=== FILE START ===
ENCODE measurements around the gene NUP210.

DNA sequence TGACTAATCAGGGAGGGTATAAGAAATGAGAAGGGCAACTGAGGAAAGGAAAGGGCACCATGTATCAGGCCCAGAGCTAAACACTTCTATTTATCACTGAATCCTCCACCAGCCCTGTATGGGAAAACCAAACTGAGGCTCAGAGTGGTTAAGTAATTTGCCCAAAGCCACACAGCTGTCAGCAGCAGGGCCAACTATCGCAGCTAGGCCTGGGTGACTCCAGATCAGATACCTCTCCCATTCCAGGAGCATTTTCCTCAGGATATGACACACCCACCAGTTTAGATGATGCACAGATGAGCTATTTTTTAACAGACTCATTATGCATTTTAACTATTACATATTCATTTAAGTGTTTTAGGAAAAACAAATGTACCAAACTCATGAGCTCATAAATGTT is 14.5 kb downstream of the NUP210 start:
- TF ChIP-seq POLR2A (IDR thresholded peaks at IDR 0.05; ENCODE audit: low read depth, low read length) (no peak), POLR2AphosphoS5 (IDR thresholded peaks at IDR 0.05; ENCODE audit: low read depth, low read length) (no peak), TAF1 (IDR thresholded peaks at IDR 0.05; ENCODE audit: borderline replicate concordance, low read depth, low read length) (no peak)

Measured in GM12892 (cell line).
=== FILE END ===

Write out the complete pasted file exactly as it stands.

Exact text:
ENCODE measurements around the gene NUP210.

DNA sequence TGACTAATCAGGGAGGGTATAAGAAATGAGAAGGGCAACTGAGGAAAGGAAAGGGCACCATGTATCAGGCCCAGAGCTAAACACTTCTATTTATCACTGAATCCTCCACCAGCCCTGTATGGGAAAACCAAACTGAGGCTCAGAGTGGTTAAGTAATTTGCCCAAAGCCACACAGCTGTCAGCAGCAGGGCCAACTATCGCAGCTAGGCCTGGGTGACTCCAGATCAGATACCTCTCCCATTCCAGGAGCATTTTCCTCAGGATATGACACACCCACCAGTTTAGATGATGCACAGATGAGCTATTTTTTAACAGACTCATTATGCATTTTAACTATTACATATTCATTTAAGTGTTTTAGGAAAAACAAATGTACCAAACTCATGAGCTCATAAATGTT is 14.5 kb downstream of the NUP210 start:
- TF ChIP-seq POLR2A (IDR thresholded peaks at IDR 0.05; ENCODE audit: low read depth, low read length) (no peak), POLR2AphosphoS5 (IDR thresholded peaks at IDR 0.05; ENCODE audit: low read depth, low read length) (no peak), TAF1 (IDR thresholded peaks at IDR 0.05; ENCODE audit: borderline replicate concordance, low read depth, low read length) (no peak)

Measured in GM12892 (cell line).